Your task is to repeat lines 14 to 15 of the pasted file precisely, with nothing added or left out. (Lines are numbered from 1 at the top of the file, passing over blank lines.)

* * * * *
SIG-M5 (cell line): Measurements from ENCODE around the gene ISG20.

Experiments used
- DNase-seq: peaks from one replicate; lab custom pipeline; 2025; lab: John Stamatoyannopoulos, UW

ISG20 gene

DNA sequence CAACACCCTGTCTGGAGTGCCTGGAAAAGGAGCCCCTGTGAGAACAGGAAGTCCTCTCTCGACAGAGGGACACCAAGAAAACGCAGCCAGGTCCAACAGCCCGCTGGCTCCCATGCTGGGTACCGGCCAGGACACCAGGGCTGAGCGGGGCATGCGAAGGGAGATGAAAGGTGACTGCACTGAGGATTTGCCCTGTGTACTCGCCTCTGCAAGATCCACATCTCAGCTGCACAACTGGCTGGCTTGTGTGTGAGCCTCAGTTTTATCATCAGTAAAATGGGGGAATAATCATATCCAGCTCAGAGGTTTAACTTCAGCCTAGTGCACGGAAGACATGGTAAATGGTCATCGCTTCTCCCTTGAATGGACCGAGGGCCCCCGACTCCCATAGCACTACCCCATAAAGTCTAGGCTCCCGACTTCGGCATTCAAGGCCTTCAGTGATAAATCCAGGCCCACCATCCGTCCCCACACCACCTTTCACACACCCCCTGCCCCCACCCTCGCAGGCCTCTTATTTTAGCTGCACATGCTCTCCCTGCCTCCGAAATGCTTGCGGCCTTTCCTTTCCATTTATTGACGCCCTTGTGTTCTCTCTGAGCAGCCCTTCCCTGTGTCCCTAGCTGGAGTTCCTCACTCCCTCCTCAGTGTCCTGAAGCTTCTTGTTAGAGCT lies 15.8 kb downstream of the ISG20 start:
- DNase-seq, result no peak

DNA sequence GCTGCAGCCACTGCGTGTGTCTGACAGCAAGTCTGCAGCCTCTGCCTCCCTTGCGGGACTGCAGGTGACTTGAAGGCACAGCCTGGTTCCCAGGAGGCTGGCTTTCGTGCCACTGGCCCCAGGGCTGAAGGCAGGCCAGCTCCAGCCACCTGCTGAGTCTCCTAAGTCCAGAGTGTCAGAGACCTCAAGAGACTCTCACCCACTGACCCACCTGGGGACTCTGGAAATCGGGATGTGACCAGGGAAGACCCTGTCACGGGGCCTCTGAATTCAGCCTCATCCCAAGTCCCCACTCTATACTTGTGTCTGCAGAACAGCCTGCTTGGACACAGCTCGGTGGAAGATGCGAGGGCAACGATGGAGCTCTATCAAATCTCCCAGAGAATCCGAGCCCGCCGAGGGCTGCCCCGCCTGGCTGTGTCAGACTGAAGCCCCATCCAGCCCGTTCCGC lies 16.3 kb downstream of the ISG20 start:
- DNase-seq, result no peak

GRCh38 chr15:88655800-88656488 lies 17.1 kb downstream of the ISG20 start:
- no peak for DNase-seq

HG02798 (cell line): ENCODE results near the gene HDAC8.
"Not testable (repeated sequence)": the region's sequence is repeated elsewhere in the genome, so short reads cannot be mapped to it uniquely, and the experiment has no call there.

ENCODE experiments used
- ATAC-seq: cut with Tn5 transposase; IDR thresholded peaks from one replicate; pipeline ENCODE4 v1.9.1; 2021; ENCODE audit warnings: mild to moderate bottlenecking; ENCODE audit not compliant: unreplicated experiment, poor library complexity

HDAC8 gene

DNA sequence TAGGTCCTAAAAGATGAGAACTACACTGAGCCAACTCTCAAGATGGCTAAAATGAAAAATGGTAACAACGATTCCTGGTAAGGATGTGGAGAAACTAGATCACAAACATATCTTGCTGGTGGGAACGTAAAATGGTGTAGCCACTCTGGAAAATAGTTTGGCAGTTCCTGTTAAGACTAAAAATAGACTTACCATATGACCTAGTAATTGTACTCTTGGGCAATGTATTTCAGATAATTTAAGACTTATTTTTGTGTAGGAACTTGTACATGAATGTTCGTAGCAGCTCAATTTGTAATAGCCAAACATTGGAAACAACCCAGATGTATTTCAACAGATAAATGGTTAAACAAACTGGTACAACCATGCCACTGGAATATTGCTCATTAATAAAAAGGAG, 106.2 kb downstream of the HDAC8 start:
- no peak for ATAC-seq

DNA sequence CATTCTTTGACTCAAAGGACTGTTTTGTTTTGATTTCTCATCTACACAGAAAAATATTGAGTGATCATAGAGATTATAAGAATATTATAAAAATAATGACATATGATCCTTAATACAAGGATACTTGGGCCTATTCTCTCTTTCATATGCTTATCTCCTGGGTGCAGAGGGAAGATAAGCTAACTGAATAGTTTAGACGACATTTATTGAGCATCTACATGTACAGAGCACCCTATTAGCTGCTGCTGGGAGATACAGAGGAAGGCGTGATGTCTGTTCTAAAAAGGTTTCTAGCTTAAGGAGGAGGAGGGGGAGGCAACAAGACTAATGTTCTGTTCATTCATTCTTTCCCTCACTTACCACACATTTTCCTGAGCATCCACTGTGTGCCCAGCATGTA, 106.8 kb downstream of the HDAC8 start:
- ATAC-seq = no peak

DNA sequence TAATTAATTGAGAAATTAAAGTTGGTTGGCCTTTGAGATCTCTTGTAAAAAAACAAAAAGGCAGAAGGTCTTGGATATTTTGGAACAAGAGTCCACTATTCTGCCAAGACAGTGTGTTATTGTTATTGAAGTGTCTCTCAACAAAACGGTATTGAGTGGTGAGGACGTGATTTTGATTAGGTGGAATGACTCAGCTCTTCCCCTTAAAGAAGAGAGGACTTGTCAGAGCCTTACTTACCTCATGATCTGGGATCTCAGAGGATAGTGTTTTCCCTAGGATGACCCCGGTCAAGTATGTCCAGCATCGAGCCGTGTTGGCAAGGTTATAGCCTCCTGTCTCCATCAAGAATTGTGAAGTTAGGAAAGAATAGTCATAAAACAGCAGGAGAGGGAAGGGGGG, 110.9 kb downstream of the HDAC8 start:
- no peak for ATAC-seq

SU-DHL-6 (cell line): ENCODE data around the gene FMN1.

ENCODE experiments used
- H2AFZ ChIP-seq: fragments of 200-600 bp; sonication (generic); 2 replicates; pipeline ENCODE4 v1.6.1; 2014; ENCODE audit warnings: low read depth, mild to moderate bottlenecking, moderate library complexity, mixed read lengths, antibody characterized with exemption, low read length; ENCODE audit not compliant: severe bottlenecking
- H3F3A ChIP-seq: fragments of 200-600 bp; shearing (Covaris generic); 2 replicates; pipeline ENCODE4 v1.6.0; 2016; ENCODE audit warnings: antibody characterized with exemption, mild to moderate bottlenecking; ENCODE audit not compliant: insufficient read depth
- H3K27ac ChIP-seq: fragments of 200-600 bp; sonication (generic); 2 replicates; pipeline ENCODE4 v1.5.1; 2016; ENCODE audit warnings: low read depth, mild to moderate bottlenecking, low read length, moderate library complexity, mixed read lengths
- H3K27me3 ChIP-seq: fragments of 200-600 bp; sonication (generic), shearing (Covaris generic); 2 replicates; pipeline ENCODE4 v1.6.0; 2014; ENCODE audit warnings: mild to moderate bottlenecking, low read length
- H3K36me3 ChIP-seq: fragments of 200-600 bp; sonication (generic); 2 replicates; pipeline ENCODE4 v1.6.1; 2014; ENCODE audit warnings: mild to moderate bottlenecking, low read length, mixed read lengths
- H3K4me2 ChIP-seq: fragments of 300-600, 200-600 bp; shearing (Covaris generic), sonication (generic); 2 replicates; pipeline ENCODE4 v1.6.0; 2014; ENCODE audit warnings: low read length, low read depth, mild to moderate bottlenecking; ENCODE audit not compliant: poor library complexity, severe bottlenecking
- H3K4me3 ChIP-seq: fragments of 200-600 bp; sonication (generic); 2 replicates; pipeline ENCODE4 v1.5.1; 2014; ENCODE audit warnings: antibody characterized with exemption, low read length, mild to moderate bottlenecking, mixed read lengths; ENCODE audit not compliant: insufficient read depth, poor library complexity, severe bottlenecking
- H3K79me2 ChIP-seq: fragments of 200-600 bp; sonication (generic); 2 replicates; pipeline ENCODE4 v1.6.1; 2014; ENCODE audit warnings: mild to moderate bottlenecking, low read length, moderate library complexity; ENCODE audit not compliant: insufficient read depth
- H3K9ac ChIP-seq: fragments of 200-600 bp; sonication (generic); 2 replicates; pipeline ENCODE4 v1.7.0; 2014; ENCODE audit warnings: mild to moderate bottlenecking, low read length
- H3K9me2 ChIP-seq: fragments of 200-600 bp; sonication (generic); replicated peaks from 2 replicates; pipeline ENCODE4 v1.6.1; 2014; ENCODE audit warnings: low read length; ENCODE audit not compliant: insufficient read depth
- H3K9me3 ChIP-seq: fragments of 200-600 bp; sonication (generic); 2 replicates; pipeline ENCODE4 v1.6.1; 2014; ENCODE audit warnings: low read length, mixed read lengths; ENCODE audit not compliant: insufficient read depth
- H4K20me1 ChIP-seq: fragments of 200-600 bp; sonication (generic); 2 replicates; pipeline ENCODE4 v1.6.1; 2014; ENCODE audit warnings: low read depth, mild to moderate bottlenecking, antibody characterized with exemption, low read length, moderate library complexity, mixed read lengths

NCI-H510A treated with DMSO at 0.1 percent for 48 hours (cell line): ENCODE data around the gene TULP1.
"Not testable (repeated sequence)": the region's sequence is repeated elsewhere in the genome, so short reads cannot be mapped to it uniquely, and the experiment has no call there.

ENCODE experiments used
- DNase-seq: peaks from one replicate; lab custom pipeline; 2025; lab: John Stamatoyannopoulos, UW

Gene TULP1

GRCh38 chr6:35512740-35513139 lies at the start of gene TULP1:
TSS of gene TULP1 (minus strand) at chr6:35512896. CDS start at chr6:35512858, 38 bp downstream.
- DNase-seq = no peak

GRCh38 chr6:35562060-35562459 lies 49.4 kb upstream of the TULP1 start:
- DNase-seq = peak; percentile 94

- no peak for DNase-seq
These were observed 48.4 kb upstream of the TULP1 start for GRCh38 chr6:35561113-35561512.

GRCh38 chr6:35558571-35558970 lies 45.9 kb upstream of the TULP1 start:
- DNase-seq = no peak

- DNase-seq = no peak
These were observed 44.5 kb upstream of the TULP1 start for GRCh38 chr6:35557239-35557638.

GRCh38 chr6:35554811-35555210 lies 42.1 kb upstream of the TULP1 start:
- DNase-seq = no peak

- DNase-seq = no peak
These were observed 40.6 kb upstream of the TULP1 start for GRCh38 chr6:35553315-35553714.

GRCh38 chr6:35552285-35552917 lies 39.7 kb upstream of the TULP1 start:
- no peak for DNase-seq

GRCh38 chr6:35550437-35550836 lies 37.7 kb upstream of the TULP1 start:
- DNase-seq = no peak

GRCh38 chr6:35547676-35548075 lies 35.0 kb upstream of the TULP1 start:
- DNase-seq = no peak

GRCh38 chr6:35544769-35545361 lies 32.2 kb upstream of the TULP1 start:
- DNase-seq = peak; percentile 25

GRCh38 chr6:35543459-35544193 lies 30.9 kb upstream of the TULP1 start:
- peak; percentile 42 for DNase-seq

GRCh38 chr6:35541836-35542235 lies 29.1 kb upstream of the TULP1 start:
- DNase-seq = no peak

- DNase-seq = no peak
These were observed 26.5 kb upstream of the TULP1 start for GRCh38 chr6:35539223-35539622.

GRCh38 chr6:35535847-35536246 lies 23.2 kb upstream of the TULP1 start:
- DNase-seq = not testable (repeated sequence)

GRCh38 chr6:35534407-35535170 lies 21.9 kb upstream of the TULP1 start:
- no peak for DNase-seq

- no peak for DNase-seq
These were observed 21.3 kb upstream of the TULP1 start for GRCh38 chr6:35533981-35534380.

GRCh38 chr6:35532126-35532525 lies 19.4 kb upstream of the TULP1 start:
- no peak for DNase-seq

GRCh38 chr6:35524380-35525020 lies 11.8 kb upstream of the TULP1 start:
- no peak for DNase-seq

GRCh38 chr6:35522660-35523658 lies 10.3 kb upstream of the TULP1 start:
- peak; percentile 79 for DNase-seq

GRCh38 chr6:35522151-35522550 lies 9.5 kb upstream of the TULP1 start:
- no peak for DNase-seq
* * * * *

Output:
- ATAC-seq: cut with Tn5 transposase; IDR thresholded peaks from one replicate; pipeline ENCODE4 v1.9.1; 2021; ENCODE audit warnings: mild to moderate bottlenecking; ENCODE audit not compliant: unreplicated experiment, poor library complexity

HDAC8 gene